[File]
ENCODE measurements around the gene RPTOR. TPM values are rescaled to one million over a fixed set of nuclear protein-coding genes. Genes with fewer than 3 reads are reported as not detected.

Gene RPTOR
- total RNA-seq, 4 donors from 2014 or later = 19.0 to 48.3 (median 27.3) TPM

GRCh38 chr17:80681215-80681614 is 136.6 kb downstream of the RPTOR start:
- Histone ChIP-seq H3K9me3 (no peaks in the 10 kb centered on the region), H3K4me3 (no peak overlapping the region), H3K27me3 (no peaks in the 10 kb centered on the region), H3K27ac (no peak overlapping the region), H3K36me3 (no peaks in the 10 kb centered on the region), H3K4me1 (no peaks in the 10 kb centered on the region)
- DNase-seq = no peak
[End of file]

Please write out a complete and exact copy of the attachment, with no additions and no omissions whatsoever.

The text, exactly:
ENCODE measurements around the gene RPTOR. TPM values are rescaled to one million over a fixed set of nuclear protein-coding genes. Genes with fewer than 3 reads are reported as not detected.

Gene RPTOR
- total RNA-seq, 4 donors from 2014 or later = 19.0 to 48.3 (median 27.3) TPM

GRCh38 chr17:80681215-80681614 is 136.6 kb downstream of the RPTOR start:
- Histone ChIP-seq H3K9me3 (no peaks in the 10 kb centered on the region), H3K4me3 (no peak overlapping the region), H3K27me3 (no peaks in the 10 kb centered on the region), H3K27ac (no peak overlapping the region), H3K36me3 (no peaks in the 10 kb centered on the region), H3K4me1 (no peaks in the 10 kb centered on the region)
- DNase-seq = no peak